Miami-Dade mayor takes advantage of Parkland tragedy to quietly veto police oversight panel
Miami-Dade County Mayor Carlos A. Gimenez (Facebook)

As Florida's press corps scrambled to cover the shooting massacre at Marjory Stoneman Douglas High School in Parkland, Miami-Dade County Mayor Carlos Gimenez quietly vetoed the creation of an independent police-oversight panel, the Miami New Times reported Saturday.


"I am vetoing this legislation because I am not entirely convinced that there is a need for an Independent Community Panel," Mayor Gimenez, a Republican, argued in a veto statement.

"The county already has numerous internal mechanisms and external agencies that oversee and investigate complaints against any County employee or agency," Mayor Gimenez claimed.

In 2013, Gimenez had a different opinion, after a racketeering scandal involving a county employee and $16 million in taxpayer funds.

"There was a lack of oversight, lack of controls," Gimenez said at the time. "It looks like in the department."

The measure to reinstate civilian oversight board passed 7-5 despite loud complaints from Miami-Dade County Police Director Juan Perez.

ACLU of Florida executive director Howard Simon and ACLU of Florida Greater Miami Chapter president Christopher Brochyus had urged Mayor Gimenez to sign the legislation.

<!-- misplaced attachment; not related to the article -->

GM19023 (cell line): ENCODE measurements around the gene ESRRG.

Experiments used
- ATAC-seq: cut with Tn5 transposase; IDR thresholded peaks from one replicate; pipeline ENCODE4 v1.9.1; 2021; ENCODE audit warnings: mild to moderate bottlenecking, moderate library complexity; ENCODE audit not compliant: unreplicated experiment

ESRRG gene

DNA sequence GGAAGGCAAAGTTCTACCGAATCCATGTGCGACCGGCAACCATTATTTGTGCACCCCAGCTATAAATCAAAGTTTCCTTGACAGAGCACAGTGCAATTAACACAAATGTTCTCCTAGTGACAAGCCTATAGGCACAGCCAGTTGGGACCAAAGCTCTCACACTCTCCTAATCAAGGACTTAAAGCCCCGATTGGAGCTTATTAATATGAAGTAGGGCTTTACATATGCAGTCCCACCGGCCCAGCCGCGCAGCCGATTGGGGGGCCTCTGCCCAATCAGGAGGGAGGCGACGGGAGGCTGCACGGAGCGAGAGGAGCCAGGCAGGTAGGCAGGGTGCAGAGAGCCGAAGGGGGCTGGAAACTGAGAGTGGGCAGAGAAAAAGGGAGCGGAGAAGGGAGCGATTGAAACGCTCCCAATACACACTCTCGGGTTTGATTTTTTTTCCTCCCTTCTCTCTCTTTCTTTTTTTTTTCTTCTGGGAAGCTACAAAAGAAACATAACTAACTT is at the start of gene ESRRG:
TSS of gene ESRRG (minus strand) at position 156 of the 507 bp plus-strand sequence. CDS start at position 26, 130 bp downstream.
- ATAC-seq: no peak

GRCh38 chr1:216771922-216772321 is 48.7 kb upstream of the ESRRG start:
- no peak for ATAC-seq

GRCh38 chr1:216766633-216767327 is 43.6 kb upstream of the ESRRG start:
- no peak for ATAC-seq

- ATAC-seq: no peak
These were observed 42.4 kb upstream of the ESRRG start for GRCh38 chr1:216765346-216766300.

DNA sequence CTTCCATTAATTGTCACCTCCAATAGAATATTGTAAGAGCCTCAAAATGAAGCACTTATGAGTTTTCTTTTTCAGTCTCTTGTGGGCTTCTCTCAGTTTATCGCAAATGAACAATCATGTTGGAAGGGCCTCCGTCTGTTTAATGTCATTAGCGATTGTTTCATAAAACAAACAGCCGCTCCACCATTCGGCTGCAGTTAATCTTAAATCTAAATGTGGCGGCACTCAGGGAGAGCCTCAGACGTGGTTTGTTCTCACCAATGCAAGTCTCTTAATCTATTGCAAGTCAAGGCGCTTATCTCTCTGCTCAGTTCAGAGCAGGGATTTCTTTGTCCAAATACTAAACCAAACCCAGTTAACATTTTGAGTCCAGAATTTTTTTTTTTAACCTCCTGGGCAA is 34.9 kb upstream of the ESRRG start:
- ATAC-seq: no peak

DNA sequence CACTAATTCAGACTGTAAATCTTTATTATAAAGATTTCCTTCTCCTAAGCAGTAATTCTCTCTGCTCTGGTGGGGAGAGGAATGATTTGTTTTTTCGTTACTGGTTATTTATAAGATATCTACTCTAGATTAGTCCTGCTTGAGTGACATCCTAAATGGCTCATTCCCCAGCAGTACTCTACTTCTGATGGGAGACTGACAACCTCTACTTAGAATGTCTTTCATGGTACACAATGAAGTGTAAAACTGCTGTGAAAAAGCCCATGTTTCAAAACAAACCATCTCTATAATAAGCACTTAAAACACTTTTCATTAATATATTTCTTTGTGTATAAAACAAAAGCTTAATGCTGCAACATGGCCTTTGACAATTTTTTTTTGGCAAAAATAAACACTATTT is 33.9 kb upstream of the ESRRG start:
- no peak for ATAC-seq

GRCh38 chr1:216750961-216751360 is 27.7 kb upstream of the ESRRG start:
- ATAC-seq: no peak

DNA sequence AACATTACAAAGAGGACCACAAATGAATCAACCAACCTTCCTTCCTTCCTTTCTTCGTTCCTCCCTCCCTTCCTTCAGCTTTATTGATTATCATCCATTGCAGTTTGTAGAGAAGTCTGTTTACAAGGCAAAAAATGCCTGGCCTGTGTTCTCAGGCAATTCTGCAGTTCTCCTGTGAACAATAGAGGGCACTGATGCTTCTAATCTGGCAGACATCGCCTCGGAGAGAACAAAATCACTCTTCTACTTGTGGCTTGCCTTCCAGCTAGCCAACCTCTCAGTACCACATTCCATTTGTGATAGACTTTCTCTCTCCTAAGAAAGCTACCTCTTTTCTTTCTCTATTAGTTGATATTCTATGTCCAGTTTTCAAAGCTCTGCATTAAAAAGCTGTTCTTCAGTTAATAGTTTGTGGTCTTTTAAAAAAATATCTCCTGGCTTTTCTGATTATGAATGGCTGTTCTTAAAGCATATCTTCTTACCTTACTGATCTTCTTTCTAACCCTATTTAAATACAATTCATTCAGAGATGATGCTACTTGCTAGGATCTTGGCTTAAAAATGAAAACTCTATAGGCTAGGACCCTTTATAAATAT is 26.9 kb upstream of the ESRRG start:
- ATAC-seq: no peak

"In an environment where there is more focus than ever on police-community tensions, especially those deriving from the excessive use of force and deadly shootings by police officers, it is critical that our community has an impartial civilian body to review an officer’s actions and what if any further action may be needed — for the officer as well as the department involved," they wrote.

“Some independent civilian agency is necessary to fulfill this role in our community," they concluded.

Mayor Gimenez disagreed, arguing that his expectations are a better deterrent.

"There is no greater accountability measure than my own expectations of every single Miami-Dade County employee, and that is why I will continue to hold all County employees and agencies accountable for their actions," he wrote.

"Gimenez has made a series of decisively right-wing decisions since winning his last reelection bid in 2016 — most famously, he became the first big-city mayor in America to comply with Donald Trump's anti-sanctuary-city order in January 2017," the New Times explained. "The mayor offered no real explanation for his veto yesterday, except that he simply thinks cops and other county employees have enough oversight already. It's quite literally a personal decision by the mayor not to convene the panel."